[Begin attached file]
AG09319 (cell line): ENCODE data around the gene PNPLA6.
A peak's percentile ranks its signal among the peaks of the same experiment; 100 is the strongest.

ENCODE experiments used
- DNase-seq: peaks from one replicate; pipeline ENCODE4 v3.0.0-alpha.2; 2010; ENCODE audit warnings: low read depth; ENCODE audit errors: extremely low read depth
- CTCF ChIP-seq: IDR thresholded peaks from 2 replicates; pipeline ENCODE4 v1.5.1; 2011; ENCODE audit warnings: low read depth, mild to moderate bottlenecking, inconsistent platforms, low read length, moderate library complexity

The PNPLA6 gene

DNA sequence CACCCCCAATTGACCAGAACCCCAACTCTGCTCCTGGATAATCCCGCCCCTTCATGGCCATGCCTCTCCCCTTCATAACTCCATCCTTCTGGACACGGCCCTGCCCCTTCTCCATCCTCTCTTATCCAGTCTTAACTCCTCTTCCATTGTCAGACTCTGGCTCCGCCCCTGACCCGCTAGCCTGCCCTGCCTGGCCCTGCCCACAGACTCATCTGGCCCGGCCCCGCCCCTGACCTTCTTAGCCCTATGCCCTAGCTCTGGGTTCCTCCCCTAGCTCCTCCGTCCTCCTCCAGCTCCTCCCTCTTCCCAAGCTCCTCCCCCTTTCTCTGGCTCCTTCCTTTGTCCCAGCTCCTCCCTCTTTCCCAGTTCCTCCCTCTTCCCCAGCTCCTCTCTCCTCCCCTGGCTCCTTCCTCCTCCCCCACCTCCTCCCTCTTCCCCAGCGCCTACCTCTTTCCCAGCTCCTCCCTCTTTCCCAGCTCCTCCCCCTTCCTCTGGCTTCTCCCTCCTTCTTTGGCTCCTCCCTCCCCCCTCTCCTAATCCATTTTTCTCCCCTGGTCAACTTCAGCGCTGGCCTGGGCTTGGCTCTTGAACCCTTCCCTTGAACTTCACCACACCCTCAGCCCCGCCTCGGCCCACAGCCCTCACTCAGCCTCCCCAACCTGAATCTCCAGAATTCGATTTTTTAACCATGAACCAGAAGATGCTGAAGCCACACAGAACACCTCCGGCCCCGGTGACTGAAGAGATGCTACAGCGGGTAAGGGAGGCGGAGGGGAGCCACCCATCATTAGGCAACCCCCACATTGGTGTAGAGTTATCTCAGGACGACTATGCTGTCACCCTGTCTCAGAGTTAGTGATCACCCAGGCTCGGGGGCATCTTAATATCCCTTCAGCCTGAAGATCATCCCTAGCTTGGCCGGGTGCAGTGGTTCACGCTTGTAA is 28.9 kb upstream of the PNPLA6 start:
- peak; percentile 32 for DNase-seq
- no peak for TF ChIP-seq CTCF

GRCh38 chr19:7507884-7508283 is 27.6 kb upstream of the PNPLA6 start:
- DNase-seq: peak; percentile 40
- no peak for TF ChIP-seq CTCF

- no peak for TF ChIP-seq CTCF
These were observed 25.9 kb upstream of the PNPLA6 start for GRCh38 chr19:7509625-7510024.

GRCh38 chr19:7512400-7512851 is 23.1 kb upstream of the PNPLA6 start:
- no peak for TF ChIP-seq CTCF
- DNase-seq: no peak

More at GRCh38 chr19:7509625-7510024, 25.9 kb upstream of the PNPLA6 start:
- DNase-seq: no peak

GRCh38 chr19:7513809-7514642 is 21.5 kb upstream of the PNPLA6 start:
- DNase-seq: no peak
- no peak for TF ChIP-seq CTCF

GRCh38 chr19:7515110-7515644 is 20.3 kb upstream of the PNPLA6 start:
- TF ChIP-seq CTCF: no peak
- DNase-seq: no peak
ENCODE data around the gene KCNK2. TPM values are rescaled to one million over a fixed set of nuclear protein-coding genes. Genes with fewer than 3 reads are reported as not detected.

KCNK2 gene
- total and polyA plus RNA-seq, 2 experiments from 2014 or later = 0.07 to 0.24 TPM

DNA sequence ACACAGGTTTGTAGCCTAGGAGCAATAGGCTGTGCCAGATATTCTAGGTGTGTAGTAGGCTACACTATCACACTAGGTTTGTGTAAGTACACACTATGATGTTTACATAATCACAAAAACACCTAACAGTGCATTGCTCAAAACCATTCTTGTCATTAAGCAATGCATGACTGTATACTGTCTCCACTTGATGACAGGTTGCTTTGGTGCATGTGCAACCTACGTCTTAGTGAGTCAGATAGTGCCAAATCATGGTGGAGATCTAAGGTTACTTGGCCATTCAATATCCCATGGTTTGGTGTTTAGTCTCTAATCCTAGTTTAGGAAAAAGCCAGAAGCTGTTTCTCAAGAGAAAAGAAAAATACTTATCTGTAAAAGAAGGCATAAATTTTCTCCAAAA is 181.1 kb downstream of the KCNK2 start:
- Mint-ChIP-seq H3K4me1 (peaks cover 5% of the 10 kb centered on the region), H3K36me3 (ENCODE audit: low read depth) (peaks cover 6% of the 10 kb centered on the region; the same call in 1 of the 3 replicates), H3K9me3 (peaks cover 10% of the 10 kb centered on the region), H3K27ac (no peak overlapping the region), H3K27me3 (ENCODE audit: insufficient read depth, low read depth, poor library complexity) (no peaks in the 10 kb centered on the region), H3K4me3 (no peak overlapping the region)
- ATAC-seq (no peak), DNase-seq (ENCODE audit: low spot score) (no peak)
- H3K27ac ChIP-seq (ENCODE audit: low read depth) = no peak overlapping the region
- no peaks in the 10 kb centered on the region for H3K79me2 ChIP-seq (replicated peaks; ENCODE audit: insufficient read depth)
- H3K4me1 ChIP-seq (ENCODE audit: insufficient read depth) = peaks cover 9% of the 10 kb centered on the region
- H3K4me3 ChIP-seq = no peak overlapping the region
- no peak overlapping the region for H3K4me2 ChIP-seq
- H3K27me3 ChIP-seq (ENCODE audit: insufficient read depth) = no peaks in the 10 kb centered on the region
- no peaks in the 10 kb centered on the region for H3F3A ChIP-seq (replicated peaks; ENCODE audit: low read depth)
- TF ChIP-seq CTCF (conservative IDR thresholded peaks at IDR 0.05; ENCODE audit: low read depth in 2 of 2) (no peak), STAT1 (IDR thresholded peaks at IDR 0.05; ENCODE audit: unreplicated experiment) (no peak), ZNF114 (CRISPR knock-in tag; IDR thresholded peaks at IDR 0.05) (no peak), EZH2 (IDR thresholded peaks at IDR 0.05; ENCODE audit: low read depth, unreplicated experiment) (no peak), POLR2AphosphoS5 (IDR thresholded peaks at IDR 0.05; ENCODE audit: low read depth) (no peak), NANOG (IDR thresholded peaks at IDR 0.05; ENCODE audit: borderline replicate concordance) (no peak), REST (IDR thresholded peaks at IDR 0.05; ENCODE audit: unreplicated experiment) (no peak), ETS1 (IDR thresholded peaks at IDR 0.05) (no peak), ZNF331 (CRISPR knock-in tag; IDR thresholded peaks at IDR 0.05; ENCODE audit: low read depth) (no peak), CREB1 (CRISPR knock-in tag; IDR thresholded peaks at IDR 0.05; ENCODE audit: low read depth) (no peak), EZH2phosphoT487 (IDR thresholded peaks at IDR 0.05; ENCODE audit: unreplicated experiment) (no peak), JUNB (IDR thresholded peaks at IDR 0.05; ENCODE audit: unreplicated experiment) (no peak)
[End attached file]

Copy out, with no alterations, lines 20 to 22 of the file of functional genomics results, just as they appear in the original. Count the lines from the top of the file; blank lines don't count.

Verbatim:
GRCh38 chr19:7513809-7514642 is 21.5 kb upstream of the PNPLA6 start:
- DNase-seq: no peak
- no peak for TF ChIP-seq CTCF